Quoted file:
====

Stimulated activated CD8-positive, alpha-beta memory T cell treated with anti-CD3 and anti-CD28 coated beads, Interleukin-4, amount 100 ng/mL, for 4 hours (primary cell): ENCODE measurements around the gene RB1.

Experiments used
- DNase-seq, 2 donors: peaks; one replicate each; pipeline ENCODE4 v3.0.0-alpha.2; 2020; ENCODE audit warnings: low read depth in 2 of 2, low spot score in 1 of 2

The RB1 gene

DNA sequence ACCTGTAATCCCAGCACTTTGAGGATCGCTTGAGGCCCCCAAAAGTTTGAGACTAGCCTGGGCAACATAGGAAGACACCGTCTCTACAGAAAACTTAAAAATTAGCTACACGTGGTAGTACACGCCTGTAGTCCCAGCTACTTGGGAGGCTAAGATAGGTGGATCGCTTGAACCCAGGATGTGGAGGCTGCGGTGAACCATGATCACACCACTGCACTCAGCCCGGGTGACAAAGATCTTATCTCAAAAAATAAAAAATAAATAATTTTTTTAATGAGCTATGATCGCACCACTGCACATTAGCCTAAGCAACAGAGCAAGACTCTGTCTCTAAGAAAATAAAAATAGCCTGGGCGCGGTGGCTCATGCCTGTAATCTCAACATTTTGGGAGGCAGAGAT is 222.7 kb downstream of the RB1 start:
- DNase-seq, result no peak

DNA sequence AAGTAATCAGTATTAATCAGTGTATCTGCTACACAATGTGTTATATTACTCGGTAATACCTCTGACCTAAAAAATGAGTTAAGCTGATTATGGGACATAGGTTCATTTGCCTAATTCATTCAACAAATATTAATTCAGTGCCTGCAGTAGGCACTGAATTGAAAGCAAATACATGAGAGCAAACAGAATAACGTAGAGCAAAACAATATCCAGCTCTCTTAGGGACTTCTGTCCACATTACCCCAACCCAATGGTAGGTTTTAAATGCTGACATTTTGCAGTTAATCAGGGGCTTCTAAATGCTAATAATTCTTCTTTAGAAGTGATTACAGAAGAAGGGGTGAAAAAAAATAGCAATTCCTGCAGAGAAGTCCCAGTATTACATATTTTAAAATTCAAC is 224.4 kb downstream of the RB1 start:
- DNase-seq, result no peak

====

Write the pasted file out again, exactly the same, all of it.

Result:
Stimulated activated CD8-positive, alpha-beta memory T cell treated with anti-CD3 and anti-CD28 coated beads, Interleukin-4, amount 100 ng/mL, for 4 hours (primary cell): ENCODE measurements around the gene RB1.

Experiments used
- DNase-seq, 2 donors: peaks; one replicate each; pipeline ENCODE4 v3.0.0-alpha.2; 2020; ENCODE audit warnings: low read depth in 2 of 2, low spot score in 1 of 2

The RB1 gene

DNA sequence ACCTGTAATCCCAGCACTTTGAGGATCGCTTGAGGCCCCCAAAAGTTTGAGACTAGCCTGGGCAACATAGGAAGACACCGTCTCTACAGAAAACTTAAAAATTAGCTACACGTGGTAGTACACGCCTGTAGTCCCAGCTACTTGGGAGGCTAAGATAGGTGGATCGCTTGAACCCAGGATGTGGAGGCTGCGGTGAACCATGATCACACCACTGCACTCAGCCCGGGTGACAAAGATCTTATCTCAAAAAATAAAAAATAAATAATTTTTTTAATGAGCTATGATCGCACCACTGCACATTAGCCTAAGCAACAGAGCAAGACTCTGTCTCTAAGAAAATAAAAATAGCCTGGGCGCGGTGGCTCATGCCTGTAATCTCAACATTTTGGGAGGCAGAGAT is 222.7 kb downstream of the RB1 start:
- DNase-seq, result no peak

DNA sequence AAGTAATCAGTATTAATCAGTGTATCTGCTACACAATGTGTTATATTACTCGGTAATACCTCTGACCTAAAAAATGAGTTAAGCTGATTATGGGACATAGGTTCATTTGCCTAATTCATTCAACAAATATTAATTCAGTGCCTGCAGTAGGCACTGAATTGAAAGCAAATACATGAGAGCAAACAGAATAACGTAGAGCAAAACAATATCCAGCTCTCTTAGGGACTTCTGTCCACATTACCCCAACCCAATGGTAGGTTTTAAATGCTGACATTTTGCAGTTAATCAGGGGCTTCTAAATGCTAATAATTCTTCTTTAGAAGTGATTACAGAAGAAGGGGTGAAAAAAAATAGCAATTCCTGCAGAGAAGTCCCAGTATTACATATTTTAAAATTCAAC is 224.4 kb downstream of the RB1 start:
- DNase-seq, result no peak